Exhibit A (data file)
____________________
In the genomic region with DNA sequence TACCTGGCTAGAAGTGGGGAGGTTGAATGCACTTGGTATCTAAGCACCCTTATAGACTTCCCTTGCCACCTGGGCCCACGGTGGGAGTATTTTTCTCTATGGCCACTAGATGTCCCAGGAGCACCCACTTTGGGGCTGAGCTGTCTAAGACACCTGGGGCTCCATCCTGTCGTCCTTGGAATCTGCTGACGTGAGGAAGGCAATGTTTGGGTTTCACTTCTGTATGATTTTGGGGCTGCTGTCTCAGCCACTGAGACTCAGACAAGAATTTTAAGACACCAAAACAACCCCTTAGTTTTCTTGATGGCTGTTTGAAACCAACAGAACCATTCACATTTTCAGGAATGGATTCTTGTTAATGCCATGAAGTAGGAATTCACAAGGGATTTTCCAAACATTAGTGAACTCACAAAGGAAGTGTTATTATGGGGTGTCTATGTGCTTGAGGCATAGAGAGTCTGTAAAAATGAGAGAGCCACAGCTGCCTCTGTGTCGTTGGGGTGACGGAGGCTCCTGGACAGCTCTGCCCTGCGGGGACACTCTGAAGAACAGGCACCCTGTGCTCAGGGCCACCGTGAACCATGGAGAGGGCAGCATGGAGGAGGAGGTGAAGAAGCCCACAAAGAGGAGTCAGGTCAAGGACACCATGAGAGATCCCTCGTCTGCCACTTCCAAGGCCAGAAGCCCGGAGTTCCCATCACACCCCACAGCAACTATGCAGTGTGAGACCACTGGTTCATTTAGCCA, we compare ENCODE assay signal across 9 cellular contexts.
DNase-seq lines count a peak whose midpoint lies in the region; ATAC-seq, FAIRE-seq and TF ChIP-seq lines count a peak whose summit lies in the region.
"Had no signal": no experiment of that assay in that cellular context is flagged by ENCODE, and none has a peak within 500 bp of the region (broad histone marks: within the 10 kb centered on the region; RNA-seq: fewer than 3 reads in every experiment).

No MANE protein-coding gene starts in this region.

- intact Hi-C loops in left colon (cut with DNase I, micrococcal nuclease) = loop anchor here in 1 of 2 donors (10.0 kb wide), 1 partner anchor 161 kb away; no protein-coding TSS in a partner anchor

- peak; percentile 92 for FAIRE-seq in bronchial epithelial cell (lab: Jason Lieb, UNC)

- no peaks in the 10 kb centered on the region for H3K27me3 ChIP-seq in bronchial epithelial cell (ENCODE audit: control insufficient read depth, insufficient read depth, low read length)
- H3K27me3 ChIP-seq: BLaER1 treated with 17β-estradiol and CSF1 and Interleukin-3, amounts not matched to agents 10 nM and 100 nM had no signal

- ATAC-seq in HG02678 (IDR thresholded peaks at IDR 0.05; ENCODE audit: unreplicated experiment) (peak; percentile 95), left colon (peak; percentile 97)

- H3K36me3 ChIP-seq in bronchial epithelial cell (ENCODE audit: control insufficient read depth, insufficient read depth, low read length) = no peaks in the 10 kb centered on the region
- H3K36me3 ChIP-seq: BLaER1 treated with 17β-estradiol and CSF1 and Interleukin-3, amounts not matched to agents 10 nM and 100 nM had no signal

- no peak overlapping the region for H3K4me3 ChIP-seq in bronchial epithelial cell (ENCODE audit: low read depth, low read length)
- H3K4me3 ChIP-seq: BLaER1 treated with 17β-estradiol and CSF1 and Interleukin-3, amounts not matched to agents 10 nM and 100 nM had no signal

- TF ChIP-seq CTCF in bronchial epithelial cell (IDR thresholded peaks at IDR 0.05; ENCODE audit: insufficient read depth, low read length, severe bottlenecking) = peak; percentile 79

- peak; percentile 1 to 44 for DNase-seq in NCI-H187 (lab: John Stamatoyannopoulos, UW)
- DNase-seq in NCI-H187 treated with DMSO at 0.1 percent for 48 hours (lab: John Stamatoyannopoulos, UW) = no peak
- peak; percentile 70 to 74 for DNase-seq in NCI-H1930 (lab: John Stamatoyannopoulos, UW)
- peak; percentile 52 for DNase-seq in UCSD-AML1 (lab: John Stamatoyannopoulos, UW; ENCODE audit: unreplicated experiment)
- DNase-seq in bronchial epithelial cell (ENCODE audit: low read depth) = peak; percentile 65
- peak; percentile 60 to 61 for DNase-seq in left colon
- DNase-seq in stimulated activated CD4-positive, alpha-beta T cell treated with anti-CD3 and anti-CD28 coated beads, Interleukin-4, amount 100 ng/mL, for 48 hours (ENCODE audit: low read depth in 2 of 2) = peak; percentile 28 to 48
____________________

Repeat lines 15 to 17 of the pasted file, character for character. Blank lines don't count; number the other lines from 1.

- peak; percentile 1 to 44 for DNase-seq in NCI-H187 (lab: John Stamatoyannopoulos, UW)
- DNase-seq in NCI-H187 treated with DMSO at 0.1 percent for 48 hours (lab: John Stamatoyannopoulos, UW) = no peak
- peak; percentile 70 to 74 for DNase-seq in NCI-H1930 (lab: John Stamatoyannopoulos, UW)